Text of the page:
Spagnola: Kicking Around A Plethora of Nuggets For The Holiday Weekend

IRVING, Texas – On this Memorial Day weekend, in deference to Blackie Sherrod, maybe the very best columnist and sports editor in DFW newspaper history, we're kicking tires while wondering whatever happened to Curvin Richards . . . .

      Speaking of kicking tires, that is exactly what the Cowboys were doing this week when working out a combination of nine running backs and wide receivers at The Ranch on Thursday. Doing their homework in case. My goodness folks, just because the Cowboys worked out running back Ben Tate, that didn't mean they were giving up on Darren McFadden or Joe Randle or Lance Dunbar or Ryan Williams. They were just examining the field in case one of those guys should get hurt between now and the Sept. 13 season opener. Real possibility, right? Settle down. In fact, Tate's surgically repaired knee from his 2011 rookie season would not suggest long-term confidence. And it's not as if the Cowboys are trying to turn back the clock on Felix Jones. It's a look-see. Some at The Ranch have a world of confidence in McFadden and Randle, and let me remind you the reason the Cowboys paid Williams a $240,000 signing bonus on his two-year deal had to do with like at least five teams near the end of last season were trying to sign him off the practice squad. My goodness, OTA practices don't begin until Tuesday, so would be a little premature to think the Cowboys already are throwing in the towel on the running back position. Plus, has anyone considered that Tate *still *is a free agent . . . .

         Same at wide receiver, although chances are by early next week the Cowboys will sign a somewhat veteran wide receiver or two, guys who at least know where the line of scrimmage is. Most notable to work out were former Atlanta flamed out first-rounder A.J. Jenkins and Kris Durham, with Scott Linehan in Detroit. Think about this: Assuming Dez Bryant does not take part in the first week of OTAs, when the Cowboys line up the first-team offense, that will be Terrance Williams at one spot and likely Devin Street at the other, with Cole Beasley coming in on the nickel. All they'd need is for one guy to get hurt and moving into the top three would be a rookie free agent. Plus, when you get to preseason, and the first-teamers have played their quota, good gosh someone out there needs to be able to help out Brandon Weeden or Dustin Vaughan . . . .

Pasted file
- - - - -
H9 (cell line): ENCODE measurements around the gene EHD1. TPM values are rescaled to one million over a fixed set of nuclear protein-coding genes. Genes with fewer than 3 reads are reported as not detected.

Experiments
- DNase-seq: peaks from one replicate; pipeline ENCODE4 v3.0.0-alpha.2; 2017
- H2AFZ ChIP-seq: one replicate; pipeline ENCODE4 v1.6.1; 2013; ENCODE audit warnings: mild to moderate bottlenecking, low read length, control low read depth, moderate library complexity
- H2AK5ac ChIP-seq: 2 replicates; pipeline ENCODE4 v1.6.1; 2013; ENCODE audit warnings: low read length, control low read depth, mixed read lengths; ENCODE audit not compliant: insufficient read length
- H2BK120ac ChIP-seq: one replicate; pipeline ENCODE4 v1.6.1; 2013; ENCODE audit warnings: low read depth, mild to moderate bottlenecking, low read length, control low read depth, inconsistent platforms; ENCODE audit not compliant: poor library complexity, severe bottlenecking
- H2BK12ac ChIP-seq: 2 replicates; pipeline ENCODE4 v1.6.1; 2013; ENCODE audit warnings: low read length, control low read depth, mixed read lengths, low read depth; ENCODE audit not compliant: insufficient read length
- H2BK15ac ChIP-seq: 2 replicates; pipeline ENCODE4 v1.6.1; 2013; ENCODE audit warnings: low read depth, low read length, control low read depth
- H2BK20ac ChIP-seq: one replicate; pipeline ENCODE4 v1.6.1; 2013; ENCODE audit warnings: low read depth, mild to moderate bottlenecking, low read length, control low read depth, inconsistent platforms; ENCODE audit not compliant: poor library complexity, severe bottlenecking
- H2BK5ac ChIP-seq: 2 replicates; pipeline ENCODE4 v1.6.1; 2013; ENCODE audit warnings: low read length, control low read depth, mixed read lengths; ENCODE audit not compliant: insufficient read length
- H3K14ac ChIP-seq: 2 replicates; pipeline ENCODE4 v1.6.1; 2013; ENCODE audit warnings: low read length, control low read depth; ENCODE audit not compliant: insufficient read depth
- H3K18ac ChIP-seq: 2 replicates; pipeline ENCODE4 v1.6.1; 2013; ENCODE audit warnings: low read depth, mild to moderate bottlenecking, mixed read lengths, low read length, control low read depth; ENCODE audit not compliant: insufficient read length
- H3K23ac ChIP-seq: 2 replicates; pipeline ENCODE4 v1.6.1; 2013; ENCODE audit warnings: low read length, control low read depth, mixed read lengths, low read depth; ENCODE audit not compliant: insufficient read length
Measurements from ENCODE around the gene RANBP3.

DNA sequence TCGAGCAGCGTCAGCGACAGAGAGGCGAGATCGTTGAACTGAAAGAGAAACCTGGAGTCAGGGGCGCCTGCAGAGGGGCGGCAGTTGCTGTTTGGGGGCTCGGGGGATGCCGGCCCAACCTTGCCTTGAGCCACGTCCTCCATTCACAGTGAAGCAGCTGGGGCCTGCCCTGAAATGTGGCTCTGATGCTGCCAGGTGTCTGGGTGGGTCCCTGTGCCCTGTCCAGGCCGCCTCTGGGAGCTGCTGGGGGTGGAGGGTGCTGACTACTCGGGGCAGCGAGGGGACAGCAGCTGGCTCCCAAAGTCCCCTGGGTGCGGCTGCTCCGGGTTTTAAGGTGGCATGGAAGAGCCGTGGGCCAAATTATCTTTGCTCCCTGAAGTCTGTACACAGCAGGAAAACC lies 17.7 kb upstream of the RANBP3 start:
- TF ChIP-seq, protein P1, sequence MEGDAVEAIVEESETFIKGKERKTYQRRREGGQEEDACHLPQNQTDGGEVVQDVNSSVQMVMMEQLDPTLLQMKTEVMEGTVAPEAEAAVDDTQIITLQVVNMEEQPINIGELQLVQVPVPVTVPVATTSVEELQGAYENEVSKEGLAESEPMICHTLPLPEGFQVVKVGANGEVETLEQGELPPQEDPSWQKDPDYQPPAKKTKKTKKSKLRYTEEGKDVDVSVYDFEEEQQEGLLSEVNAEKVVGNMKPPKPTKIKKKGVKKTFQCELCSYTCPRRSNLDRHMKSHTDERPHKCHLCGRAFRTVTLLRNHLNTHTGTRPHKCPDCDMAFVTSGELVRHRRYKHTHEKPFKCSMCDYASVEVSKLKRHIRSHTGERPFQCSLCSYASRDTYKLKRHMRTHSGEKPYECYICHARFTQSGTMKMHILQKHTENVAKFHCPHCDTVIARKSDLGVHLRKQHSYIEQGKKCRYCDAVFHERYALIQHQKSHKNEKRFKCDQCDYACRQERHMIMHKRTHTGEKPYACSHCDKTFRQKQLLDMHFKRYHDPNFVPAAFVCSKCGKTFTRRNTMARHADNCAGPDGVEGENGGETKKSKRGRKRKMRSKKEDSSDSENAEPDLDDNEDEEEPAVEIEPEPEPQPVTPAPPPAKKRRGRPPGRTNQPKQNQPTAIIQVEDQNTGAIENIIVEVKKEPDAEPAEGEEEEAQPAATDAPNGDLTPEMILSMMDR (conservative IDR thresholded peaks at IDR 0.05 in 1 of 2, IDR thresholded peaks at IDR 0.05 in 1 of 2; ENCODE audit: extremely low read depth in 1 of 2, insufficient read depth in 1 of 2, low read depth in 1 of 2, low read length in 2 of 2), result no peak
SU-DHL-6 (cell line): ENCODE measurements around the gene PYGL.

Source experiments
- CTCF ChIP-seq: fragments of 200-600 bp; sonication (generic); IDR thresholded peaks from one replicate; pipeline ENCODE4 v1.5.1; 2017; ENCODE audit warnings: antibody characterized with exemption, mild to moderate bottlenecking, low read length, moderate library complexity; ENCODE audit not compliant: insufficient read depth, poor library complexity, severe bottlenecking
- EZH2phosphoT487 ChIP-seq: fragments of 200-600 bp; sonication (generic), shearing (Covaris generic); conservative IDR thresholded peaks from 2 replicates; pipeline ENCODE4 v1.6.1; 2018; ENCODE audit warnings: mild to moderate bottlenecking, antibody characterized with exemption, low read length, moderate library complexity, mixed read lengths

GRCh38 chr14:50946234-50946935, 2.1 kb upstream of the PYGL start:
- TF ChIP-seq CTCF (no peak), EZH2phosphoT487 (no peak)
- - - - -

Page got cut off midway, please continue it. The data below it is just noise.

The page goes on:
Evidently the Cowboys helped put a smile back on Orlando Scandrick's face without putting a huge burden on their salary cap over the next five seasons. Basically the Cowboys added one year to his contract and a total of $9.5 million over the next five years. Nearly half that total is a non-guaranteed $4 million base salary in the now final year of 2019 when he will be 32 years old. They also gave him a $3 million signing bonus, which means prorated over the next five years only adds $600,000 to the cap each year. And, the average of his next five base salaries total $3.3 million . . . not bad for a starting corner, right. So just consider those numbers when reading some of the bloated ones being tossed around. Also, remember the previously poor $1.5 million base salary for 2015 would have been $5 million if the Cowboys had not advanced him the difference in signing bonus during the restructure the end of the 2013 season . . . *at his request *. . . .

         Looking back at the draft and rookie free-agent signings, the Cowboys ended up with five players they brought in for their 30 visits: DB Byron Jones, DE Randy Gregory, OT Chaz Green, LB Mark Nzeocha and WR George Farmer . . . . Looking for a worrisome part to the 2015 schedule, more so than having to play at Washington, Green Bay and Buffalo in December, try this coming off the Thanksgiving Day game versus Carolina: Monday night, Dec. 7 at Washington; Sunday, Dec. 13 at Green Bay; Saturday, Dec. 19 against the Jets. That's like three games within 13 days, and don't forget, when playing a Monday night game at Washington, that means an approximate 4-5 o'clock arrival back at DFW Tuesday morning, then back on the plane four days later . . . .